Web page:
Notes: * Emissions from natural gas have been adjusted from 536.4 kg to 525.9 kg for 2019 and from 481.8 kg to 478.8 kg for 2020 to account for the use of biogas in the main building’s kitchen operations. Emissions from business travel now also include RFI and WTT emissions, as well as emissions from hotel stays. Following the extension of the carbon footprint boundary, total CO2 emissions per workplace have been changed from 2,037 kg to 7,107 kg for 2019 and from 1,085 kg to 3,300 kg for 2020.

Notes: * The figures for NOx per workplace have been changed from 0.165 kg to 0.162 kg for 2019 and from 0.142 kg to 0.141 kg for 2020 on the basis of an improvement to the monitoring and reporting process. Total NOx emissions for 2019 have been changed from 0.87 tonnes to 0.85 tonnes.

7.3 Uncertainty assessment for the ECB’s carbon footprint in 2021

The ranking below has been used to estimate the uncertainty surrounding activity data and emission factors:

7.4 Compliance obligations

German national and municipal regulations specify the environmental compliance obligations that have to be met by the ECB. These are summarised in a register, which is regularly reviewed and updated by legal experts. Relevant changes and required measures are monitored to ensure compliance with these environmental regulations. The majority of the ECB’s compliance obligations relate to the operation and maintenance of its premises, as well as contracted services such as cleaning and catering. Internal verification is carried out on an annual basis to assess the ECB’s environmental compliance. To date, no deviations from legal requirements have been identified during these internal verification checks.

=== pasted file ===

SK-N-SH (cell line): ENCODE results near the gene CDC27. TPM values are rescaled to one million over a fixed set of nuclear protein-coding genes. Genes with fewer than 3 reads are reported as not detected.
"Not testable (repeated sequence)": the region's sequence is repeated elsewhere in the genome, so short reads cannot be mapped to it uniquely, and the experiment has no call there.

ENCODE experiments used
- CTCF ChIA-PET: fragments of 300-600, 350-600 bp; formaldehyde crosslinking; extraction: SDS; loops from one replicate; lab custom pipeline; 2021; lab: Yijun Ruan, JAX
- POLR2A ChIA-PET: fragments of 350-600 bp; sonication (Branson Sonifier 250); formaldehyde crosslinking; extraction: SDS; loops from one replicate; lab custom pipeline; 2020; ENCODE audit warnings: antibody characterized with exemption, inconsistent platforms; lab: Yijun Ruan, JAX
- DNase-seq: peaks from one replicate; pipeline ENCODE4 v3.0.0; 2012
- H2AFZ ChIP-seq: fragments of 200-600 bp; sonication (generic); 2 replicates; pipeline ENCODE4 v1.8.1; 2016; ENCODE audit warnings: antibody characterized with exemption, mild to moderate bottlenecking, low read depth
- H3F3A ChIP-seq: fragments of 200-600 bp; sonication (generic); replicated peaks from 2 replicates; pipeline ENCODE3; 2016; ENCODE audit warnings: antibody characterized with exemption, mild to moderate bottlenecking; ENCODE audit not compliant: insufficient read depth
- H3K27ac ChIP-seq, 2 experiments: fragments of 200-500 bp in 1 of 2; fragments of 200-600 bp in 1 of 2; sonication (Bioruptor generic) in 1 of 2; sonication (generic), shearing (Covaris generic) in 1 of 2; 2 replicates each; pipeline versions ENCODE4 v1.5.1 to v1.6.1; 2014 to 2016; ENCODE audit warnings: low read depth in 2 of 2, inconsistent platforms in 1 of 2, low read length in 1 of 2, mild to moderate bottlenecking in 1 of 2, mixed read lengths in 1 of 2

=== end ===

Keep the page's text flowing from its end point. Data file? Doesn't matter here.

Table 4

Key areas of environmental legislation and related facilities/activities

In addition to these legal obligations, the ECB has also committed itself to complying with other environmentally relevant obligations, such as the guidelines on sustainable procurement and the need to meet the objectives of its Environmental Management Programme. Staff awareness of relevant environmental issues is also raised through a variety of communication campaigns.

The ECB’s website provides further information about climate change and the ECB’s action in this area under its mandate.

8 Environmental verifier’s declaration

The environmental verifier named below confirms that the European Central Bank (ECB) premises at Sonnemannstrasse 20, 60314 Frankfurt am Main, Germany (main building), Taunustor 2, 60311 Frankfurt am Main, Germany (Japan Center) and Kaiserstrasse 29, 60311 Frankfurt am Main, Germany (Eurotower), as described in this Environmental Statement by the ECB (which has the registration number D‑125‑00045), meet all of the requirements laid down in Regulation (EC) No 1221/2009 of the European Parliament and of the Council of 25 November 2009, as amended on 28 August 2017 and 19 December 2018, on the voluntary participation by organisations in a Community eco-management and audit scheme (EMAS).

In signing this declaration, I confirm that: